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Jord
11-15-2010, 08:47 PM
So I feel like a total dipsh!t for not thinking but......

I took the time to juice 2.5 bushels of apples for a batch of cider (yes it took far too long) and wanted to add pectic enzyme to it so I figured I should add some sulphite to keep everything safe while the enzyme did its work. Without thinking I added around 2 teaspoons of K-metabisulphite along with the pectic enzyme. I have no idea why I dosed that amount but the damage is done.

My issue is that there's too much residual sulphite in the must to allow fermentation to start up. I've aerated the crap out of it on numerous occasions and there's still a slight sulphur odour and taste to it.

Is there any way to precipitate the sulphite out or do I just need to keep aerating it?

I've now odded three different packets of yeast over the past week in an attempt to get it going but have finally come to the realization that it's just not going to happen without some more work.

Any help would be appreciated.

Thanks.

Medsen Fey
11-15-2010, 10:08 PM
Sulphite can be eliminated with Hydrogen Peroxide. However, to dose it properly, you need a test kit or titrets to measure the SO2.

Another alternative would be to make it a cyser and add honey which will bind a load of SO2, and use a yeast with high SO2 tolerance (Uvaferm 43 would be my choice).

How big is the batch ( so we can estimate the Total SO2)?

Jord
11-16-2010, 08:14 AM
Thanks Medsen.

It's approximately 4 - 4.5 US gallons. I might have to do the cyser thing though I was looking forward to a low octane cider as I've got quite a bit of 12%+ beverages around here. Perhaps I could still keep it a bit on the lower side.

Medsen Fey
11-16-2010, 12:18 PM
Okay, if we assume that KMeta is about 6.1 grams per tsp, you've got 400-450 ppm total SO2 in there (please double check my numbers). It would help to get an exact measurement - If there is a LHBS that has the appropriate tests available, I'd go get it now.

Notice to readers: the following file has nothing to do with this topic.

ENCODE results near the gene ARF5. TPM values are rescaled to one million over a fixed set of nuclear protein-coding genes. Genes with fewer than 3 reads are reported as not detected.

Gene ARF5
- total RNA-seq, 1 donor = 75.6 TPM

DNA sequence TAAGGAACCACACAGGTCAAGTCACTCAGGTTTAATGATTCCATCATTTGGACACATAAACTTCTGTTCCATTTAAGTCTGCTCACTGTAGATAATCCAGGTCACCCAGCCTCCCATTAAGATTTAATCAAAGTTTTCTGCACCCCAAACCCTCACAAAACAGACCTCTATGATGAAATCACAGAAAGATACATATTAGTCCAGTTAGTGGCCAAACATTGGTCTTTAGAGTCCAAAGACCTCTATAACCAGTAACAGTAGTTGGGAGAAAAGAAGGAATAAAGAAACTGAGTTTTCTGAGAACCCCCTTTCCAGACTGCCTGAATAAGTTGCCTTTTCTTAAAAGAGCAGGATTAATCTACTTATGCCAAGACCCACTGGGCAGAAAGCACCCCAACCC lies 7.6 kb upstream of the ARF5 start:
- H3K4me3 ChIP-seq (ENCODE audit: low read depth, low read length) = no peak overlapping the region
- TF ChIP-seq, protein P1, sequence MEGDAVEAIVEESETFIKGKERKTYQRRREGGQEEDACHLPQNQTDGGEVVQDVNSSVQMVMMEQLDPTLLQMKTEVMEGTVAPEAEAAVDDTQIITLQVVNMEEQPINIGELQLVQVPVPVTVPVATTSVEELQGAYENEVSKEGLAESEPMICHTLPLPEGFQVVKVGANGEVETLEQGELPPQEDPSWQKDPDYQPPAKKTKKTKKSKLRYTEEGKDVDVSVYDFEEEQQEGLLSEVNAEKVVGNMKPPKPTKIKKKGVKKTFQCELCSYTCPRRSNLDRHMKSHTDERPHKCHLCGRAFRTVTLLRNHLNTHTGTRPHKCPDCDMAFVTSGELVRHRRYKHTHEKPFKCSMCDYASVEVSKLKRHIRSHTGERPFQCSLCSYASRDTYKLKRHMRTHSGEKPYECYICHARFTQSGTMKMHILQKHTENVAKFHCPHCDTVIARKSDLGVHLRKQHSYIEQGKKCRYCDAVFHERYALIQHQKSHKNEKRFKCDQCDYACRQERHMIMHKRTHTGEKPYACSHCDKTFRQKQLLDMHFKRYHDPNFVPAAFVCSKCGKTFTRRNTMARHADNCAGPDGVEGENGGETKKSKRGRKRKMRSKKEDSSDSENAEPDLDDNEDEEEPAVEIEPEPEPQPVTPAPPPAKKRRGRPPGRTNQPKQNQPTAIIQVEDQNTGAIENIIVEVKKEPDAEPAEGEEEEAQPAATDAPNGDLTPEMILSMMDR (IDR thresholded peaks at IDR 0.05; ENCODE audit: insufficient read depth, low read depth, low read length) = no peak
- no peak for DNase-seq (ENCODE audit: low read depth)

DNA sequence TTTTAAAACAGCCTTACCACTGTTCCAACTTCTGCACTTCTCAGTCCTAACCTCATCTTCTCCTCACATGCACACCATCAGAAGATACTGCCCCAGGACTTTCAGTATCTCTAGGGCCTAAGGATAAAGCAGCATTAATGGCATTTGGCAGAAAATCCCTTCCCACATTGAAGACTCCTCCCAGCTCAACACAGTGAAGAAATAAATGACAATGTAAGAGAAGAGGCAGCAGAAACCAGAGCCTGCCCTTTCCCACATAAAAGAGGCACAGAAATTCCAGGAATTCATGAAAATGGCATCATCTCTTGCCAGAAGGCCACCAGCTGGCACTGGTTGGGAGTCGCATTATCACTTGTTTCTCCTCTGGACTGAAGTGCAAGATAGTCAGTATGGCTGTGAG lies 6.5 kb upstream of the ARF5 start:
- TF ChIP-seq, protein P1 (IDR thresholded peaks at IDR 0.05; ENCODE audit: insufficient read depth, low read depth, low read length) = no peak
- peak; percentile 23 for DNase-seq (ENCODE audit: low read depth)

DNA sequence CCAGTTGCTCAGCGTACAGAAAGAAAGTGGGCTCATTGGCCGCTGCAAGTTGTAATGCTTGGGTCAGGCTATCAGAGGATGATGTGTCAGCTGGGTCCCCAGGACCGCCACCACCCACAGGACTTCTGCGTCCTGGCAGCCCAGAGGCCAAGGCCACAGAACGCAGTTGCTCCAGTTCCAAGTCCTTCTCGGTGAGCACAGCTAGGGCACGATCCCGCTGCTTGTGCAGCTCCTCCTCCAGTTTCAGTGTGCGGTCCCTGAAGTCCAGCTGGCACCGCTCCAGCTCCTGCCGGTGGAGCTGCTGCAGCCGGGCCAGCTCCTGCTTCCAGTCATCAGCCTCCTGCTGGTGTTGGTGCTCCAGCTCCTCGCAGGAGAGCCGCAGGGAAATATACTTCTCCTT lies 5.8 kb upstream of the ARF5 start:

There is a wonderful little sulfite reduction calculator on Vinoenology (http://vinoenology.com/calculators/SO2-addition/). People who have used it find that the number they actually need may be much less than what the calculator produces (by 50%), so it is smart to go in increments and measure the results. If you assume that you want to reduce the SO2 by 200 ppm, you'd need to add 55 cc of 3% hydrogen peroxide.

I hope that helps.

Medsen

Jord
11-16-2010, 12:37 PM
Ask and ye shall receive. Thanks again Medsen! I'll go have a look at the LHBS today at lunch.

Jord
11-16-2010, 04:30 PM
Uh oh. I finished calling all of the LHBS's in my area and none, that's right none, of them sell sulfite test kits. Not that I want to do more damage but I think I'll move ahead with the hydrogen peroxide based on the numbers Medsen used. I'll start with 1/4 the recommended amount and go from there.

Now without having a test kit is there any way to know when the SO2 has been reduced enough so that I don't add too much? I guess worst case scenario would be to add the peroxide, let it normalize over several hours, pitch yeast and wait. Give it 24 hours and if there's no action add some more peroxide, rinse and repeat until something takes off......

Thoughts?

Jord
11-16-2010, 04:49 PM
Okay so I found this website (http://www.weekendbrewer.com/wineproblemsremedies.htm#Excessive) that seems to have a plausible method for dealing with this issue without chemical additions. I think I'll give it a shot.

Basically aerate the poop out of it using my lees stirrer attached to the drill for 5+ minutes 4 times in 24 hours (or until the sulphur odour is gone) and then make a modified yeast starter and slowly bring the volume back up to the whole 4.5 gallons. I figure it's worth a shot at least before I start the blind adventure in my post above.